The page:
A Fistful of Dynamite was originally entitled, Duck You Sucker! And it ranks as one of the most awesome film scores ever made. But not only is it film score music, but it is wonderfully exotic in it’s own way. Ennio Morricone made some of the most creative, melodic and beautiful pieces of music anywhere, and features all the classic Morricone trademarks, the building bed of strings, the whistled phrases, and the beautiful “wordless” vocals by the great Edda Dell’Orso. If I were forced to describe the essence of Morricone to an unfamiliar music enthusiast, I would simply have him or her listen to this theme. But, it doesn’t stop there. The “Maestro” was at the peak of his first (or second) phase of genius here, as amply demonstrated in this score. There are 2—3 additional fantastic themes developed, as well, including “March of The Beggars,” during which Morricone incorporates a snatch of Mozart’s “A Little Night Music.” There is also a suite of action cue music, which is quite breathtaking and rhythmic. This score alone makes purchase of this collection well worth it. But the other 4 scores included are fine examples of Morricone’s seemingly limitless talent and creativity. I cannot tell you how often I find myself whistling or humming the main theme of Duck You Sucker; this is the essential Morricone collection. WOW!!
Star Maidens!? What kind of a name is that for a cheeky little British and German Sci-Fi TV show? Star Maidens was about a planet being run by beautiful women in platform boots. Really!
Well, here’s something from the Star Maidens homepage:
It’s the mid-1970s…you are waiting for your favorite British Sci-Fi TV show to return for it’s second season when a beguiling sci-fi series shuffled onto your screens, regional ITV scheduling permitting, for a brief thirteen weeks and then sloped off apologetically to disappear forever. It was a series about a planet ruled by women dressed in platform boots. The show came on and then as soon as it appeared, it was gone. And it soon became a cult classic in the UK.
There are organized fan cults around Star Maidens, and if you’d ever seen it you’d know why. All the fans have this nagging thought at the back of their minds… ‘That was brilliant wasn’t it? It must have been? Wasn’t it a bit… well, pervy?’ Sadly, if mentioned at all in sci-fi circles it’s either as ‘the one Gareth Thomas did before Blake’s 7′ or more generally as a byword for ‘total crap’ (cf ‘Did you see that episode of Voyager? God, it was sooo Star Maidens!’). I can’t really defend Star Maidens and don’t intend to sell it to you as a much-loved cult classic without peer. It’s certainly not the worst sci-fi series ever made but by no stretch of the imagination is it the best. What was it then…? Ludicrous, ambitious, confused, infuriating, cack-handed, staggering, limited, inventive, cheap, hilarious, camp, sexy, lurid fun.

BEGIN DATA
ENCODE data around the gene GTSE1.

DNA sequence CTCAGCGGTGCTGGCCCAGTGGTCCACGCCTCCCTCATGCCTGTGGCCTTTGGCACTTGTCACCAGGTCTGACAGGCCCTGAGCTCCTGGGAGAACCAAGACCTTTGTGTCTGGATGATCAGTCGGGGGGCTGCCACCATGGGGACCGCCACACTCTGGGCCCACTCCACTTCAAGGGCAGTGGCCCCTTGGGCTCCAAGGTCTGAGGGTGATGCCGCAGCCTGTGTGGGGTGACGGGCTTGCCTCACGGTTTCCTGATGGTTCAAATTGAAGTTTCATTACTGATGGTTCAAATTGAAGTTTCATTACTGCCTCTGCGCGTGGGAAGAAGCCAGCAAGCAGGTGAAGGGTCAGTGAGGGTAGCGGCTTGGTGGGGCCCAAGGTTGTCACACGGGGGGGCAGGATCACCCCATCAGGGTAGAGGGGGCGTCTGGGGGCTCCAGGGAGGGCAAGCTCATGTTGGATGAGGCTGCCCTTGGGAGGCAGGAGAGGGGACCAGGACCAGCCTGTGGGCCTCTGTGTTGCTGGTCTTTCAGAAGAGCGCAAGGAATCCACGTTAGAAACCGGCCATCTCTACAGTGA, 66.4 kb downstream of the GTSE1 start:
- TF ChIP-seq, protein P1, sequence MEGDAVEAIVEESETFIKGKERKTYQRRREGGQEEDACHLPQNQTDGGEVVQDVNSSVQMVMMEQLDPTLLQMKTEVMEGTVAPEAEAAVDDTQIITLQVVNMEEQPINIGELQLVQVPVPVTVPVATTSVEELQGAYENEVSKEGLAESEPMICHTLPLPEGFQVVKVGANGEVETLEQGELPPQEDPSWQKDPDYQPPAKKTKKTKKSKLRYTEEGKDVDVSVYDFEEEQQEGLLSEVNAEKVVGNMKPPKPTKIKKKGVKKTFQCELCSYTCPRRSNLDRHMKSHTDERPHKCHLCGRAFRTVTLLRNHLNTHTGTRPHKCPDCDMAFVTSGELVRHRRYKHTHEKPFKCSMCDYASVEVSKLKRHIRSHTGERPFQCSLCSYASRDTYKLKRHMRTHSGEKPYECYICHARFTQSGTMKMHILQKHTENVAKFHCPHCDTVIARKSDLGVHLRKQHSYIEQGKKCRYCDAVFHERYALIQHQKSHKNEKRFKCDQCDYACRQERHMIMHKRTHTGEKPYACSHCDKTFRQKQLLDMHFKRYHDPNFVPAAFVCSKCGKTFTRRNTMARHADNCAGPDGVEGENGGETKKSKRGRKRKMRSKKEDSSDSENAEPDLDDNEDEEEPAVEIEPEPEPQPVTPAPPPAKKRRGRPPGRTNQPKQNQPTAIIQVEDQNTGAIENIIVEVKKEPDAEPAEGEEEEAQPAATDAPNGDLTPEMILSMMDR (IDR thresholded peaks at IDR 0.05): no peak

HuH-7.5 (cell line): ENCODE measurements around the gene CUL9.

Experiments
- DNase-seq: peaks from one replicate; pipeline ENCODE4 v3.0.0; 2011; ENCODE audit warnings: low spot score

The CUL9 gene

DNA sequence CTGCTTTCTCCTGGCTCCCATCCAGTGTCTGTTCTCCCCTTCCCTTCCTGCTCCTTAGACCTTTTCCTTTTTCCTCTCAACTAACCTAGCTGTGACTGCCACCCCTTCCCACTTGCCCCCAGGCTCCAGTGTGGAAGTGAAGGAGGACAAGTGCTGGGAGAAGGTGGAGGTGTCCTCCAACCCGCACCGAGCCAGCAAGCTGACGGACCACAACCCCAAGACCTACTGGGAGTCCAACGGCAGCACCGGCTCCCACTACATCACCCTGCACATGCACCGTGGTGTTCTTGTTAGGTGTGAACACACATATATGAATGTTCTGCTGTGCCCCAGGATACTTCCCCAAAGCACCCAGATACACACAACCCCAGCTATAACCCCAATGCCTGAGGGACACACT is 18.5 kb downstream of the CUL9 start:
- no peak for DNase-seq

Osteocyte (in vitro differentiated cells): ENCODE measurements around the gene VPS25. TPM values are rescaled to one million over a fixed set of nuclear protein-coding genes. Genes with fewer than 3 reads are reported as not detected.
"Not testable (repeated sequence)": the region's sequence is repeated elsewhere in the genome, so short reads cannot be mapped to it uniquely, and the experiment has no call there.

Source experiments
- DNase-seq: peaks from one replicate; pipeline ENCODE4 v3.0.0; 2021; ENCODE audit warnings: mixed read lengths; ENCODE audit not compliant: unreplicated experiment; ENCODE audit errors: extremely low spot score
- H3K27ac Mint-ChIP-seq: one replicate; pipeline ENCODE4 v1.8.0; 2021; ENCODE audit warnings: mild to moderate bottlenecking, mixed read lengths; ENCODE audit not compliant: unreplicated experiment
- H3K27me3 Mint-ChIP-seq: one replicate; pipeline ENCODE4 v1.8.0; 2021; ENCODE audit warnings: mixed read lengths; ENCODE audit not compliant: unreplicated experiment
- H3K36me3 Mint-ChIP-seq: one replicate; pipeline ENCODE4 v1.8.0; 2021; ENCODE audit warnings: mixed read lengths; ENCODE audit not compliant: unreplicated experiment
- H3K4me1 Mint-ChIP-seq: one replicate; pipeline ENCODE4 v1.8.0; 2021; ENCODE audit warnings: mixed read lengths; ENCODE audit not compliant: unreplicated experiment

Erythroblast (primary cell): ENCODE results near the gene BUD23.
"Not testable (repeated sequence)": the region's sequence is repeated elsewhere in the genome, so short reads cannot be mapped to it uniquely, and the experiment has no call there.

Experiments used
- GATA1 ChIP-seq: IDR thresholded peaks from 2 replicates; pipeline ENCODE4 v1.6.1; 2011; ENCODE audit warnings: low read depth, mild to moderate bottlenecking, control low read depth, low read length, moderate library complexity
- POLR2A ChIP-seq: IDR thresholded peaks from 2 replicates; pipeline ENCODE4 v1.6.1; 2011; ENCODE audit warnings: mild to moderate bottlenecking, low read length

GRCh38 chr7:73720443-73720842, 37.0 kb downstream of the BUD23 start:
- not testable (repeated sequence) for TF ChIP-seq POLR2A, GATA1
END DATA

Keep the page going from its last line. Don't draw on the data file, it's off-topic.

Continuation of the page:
What Star Maidens is then, in short, is perhaps the most fascinating sci-fi series of all time. A bungled British-German co-production of a sci-fi comedy — two mutually exclusive concepts for the price of one and surely doomed to failure. It has proved an enigmatic series too — very little has been written about it and it has not been shown on TV in the UK since its original 1976/7 broadcasts. Indeed there are maybe one or two parts of the UK where the show has still never been screened. And quite possibly never will be.
So, for enthusiasts, the curious and of course the just plain pervy this is Star Maidens. Try out this soundtrack for something that is just so different and wonderful and you’ll be outta this world.
Amadeus: The Complete Original Soundtrack Recording [Box Set]
List Price: $39.98 Sale Price: $35.99
This three-disc set is an excellent starting point, not only for the beginning listener of Mozart, but to the beginning listener of classical music in general.
That said, the selections are quite in tune with the film itself, which quite uniquely makes this soundtrack valuable both to people who loved the film as well as those who have never seen it. Perhaps 90% of the tracks are the compositions of Mozart, including the Commendatore scene of “Don Giovanni” and the Queen of the Night aria from “The Magic Flute.” The remaining tracks consist of music heard during various scenes in the film, including the finale from Salieri’s opera “Axur.” Enough new material is here to warrant buying this set over one of the other less expensive editions of the Amadeus soundtrack.
In short, the music contained herein is a virtual greatest hits album of Mozart, virtual only in that it’s scope must be limited to only 3 discs. On an incidental note, even the conductor and symphony orchestra performing the selections are recognized as being among the foremost interpreters of Mozart’s music; yet another reason to purchase the Bicentennial Edition. It also includes a wonderful album-sized booklet detailing much of the behind the scenes work involved, as well as portions of the story. All very nicely done, especially for an average price of approximately $12 per disc. I have hundreds of Mozart’s CDs in my collection, but I most often return to this, the most concise package of his music. Whether you enjoyed the film and its music, or you simply wish to widen out your musical horizons to include Mozart’s music, this is the set to buy.